A Seventh-day Adventist who was terminated from employment for Sabbath absences is entitled to unemployment benefits, rules Georgia Court of Appeals.
A three-judge panel of the Appeals Court of Georgia has ruled unanimously that the denial of unemployment benefits to a Seventh-day Adventist, who was fired for refusing to violate her religious beliefs by working on Saturdays, was unconstitutional.
Shirley D. Lester was hired by Goodwill of North Georgia, Inc. as a floor associate in April 2011 and in July 2011 she became a Seventh-day Adventist and requested that she no longer be scheduled to work on Saturdays due to her religious beliefs. The employer said that it would accommodate only insofar as Lester could find another employee who would be willing to work Saturdays without requiring overtime pay.
The employer had a point system, and a policy of terminating any employee who accumulated 12 disciplinary “points” within a year. Lester had already accumulated four points for attendance due to illness and court issues. Lester was unable to find somebody to take her place and after missing four Saturdays, accumulating 2 points each, she reached the 12-point level and was terminated on August 20, 2011.
She filed for unemployment benefits which were denied, lost an administrative appeal, and ultimately filed a civil suit in which the judge upheld the denial.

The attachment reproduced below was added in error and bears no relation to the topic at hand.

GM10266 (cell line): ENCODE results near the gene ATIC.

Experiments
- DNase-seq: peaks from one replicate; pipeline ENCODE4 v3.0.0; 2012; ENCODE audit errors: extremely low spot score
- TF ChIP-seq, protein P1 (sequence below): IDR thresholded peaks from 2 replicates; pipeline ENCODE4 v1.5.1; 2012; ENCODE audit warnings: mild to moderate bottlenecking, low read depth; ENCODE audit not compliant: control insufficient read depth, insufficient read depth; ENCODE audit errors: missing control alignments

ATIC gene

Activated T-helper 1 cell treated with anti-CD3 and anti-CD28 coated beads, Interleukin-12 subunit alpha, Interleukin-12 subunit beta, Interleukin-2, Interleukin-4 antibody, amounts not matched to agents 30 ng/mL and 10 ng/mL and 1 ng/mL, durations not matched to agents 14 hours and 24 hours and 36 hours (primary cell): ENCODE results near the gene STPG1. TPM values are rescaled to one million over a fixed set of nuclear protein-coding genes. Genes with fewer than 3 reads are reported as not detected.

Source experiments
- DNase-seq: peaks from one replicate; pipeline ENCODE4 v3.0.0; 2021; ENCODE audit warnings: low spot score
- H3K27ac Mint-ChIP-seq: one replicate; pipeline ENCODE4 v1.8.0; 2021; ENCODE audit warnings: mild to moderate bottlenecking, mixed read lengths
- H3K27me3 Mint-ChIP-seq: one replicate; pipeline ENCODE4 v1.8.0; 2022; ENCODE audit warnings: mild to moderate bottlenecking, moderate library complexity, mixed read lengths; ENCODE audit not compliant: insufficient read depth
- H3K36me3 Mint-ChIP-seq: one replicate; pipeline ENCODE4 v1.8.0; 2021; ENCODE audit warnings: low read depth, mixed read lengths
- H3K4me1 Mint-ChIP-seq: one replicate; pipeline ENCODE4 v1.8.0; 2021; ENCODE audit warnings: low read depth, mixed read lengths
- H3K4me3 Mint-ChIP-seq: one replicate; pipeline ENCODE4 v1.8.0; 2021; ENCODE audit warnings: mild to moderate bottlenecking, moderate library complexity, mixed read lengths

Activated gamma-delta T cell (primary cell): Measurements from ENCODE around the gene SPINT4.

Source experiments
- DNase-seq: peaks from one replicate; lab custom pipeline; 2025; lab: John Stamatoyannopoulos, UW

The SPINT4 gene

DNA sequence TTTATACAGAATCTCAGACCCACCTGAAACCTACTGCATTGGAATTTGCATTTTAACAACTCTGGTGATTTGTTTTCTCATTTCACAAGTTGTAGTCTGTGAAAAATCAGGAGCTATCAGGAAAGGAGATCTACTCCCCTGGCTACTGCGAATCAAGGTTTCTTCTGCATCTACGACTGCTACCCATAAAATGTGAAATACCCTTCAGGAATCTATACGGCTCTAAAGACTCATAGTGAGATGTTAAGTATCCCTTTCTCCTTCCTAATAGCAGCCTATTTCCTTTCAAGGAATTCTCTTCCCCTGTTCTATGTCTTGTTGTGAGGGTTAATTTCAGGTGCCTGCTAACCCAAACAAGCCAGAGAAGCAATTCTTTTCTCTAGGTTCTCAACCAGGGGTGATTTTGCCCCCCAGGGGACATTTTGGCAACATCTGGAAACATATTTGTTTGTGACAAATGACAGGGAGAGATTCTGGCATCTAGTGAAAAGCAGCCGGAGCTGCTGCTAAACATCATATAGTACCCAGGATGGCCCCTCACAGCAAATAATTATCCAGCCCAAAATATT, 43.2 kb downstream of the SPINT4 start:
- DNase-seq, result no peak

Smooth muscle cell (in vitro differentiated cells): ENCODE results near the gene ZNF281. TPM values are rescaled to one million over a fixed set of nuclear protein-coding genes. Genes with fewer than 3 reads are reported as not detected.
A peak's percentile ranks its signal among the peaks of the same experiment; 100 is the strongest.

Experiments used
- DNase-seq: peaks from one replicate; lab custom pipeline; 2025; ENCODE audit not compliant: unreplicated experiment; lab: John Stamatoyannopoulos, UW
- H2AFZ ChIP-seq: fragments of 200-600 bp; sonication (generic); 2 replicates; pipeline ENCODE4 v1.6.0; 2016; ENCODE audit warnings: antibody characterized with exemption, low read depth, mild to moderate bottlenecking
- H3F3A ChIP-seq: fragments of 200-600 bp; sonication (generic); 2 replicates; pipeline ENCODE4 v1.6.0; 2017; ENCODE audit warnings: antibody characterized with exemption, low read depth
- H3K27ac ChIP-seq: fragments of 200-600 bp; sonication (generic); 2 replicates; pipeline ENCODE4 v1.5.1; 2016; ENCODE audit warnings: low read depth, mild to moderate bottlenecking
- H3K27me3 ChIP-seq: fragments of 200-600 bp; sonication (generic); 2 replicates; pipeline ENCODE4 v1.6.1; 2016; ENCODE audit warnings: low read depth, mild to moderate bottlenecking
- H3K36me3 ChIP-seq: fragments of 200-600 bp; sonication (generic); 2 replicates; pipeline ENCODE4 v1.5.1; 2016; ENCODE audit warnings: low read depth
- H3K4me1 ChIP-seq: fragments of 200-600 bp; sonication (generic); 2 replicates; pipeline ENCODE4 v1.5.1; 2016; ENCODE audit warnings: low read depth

Lester appealed, and the appellate court, in an opinion written by Judge Doyle, found in her favor pointing out that her case had precedent in the U.S. Supreme Court. Judge Doyle pointed out that the facts closely follow those in the U.S. Supreme case Hobbie v. Unemployment Appeals Comm. of Fla., 480 U.S. 136 (1987), and Sherbert v. Verner, 374 U.S. 398 (1963). Judge Doyle acknowledged the argument that 4 of the 12 disciplinary points had not been related to religion, but that in the overall scheme, “it is clear that she would not have been fired if she had not missed work on those Saturdays.” Further, the unemployment hearing officer had made the decision to deny benefits solely on the fact that Lester had changed her work availability due to religion after she took the job in violation of the First Amendment and Hobbie and Sherbert.
You may recall that Sherbert v. Verner was one of the primary cases that established the compelling interest test for addressing free exercise issues, which is the subject of the Federal and various state Religious Freedom Restoration Acts.
In the Hobbie case, an employee became an Adventist, was refused accommodation, and was fired. Hobbie appealed the case all the way to the U.S. Supreme Court which held that the state’s denial of the unemployment benefit represented an “infringement upon free exercise.”